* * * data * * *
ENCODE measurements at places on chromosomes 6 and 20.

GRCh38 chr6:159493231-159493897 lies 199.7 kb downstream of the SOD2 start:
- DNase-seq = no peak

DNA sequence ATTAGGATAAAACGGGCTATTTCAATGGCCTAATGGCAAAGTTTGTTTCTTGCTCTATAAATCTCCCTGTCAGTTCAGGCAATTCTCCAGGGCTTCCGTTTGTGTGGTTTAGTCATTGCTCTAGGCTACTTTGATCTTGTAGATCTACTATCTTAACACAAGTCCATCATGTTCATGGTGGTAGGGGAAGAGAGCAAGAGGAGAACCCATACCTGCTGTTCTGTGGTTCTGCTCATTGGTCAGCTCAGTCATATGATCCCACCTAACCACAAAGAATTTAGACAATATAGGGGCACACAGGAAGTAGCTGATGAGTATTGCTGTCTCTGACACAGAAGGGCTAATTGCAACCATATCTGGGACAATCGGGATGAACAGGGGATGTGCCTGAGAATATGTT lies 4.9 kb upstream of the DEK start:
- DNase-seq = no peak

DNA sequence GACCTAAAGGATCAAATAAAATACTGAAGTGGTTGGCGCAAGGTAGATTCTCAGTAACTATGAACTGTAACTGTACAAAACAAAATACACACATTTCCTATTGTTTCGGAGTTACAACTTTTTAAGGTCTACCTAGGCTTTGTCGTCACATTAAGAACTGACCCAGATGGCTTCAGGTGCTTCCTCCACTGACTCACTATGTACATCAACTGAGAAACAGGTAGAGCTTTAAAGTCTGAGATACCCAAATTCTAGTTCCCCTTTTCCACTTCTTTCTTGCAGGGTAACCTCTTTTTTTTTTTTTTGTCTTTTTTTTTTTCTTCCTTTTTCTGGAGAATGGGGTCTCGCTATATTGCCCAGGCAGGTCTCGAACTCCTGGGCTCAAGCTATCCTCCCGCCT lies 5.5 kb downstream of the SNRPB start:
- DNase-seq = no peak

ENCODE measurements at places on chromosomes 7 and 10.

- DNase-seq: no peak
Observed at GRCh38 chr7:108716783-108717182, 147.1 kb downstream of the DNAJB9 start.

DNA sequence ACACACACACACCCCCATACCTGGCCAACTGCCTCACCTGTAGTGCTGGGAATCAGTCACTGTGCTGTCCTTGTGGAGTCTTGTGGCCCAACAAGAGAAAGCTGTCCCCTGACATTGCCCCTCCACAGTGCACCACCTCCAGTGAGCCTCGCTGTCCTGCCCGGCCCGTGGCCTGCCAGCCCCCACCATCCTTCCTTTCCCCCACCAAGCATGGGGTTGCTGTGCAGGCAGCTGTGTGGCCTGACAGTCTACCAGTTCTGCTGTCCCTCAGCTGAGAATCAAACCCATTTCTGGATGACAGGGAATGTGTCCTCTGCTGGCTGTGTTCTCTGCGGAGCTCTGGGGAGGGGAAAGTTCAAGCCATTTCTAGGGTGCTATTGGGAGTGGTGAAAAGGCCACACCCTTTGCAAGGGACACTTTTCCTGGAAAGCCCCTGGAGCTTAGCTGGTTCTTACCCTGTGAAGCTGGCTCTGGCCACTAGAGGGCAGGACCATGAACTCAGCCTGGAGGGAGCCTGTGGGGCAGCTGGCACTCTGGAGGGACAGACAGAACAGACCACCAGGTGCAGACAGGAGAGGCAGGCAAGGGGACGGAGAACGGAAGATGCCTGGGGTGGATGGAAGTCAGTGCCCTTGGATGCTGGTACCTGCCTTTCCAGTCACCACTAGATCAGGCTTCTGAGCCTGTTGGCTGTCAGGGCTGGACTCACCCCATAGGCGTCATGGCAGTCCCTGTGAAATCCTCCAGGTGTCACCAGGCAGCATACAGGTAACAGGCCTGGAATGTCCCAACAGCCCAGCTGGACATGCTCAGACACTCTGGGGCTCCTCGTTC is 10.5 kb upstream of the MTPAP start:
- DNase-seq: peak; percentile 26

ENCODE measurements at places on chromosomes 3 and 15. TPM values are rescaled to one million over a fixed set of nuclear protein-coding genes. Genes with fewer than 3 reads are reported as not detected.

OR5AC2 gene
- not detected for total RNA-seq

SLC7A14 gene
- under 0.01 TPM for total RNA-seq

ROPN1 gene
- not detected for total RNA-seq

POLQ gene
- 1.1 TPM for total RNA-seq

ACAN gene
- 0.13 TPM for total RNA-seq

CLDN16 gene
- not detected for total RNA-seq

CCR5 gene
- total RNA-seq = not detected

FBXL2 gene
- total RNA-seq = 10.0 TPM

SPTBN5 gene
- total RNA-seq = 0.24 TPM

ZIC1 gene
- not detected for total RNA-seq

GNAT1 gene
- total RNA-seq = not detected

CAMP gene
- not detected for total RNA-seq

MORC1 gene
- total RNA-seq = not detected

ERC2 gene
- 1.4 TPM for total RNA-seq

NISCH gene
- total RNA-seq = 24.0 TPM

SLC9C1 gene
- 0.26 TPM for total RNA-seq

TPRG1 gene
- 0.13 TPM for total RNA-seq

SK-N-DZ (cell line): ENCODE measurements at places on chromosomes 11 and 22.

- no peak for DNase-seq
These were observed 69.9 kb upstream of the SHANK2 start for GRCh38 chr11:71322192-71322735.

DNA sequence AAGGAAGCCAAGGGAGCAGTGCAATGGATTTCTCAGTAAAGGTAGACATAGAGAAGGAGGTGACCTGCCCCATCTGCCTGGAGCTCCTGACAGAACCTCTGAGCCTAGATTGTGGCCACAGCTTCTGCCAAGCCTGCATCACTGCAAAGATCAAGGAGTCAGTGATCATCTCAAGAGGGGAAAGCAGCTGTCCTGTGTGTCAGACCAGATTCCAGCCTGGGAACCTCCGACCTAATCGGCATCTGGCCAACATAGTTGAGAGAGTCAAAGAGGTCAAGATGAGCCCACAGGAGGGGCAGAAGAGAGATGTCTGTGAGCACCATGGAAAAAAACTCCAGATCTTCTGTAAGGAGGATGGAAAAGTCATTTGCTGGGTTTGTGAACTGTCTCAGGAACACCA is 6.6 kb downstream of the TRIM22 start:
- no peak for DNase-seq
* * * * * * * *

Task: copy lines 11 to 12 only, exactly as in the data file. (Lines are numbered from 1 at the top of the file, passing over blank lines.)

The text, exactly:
DNA sequence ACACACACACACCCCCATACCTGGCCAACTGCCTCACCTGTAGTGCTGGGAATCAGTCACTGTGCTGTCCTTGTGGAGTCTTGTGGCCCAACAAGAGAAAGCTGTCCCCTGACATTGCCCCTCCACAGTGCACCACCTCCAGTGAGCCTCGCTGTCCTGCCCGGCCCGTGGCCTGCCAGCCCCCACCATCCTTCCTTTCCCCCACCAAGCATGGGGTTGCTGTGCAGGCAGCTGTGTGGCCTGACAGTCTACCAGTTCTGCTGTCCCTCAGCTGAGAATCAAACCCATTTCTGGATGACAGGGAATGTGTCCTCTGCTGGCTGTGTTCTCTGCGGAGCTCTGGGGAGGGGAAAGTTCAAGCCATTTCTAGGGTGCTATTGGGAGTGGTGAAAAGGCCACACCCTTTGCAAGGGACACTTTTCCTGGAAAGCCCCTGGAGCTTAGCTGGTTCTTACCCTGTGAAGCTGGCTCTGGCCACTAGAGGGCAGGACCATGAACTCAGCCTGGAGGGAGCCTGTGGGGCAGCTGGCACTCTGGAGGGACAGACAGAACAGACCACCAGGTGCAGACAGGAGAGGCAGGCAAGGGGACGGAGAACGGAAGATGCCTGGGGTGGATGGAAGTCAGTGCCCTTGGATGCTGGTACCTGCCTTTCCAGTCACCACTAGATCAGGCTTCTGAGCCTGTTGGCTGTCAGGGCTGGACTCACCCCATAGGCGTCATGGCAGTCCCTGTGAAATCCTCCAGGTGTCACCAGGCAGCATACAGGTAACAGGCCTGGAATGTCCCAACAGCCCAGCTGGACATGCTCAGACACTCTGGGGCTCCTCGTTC is 10.5 kb upstream of the MTPAP start:
- DNase-seq: peak; percentile 26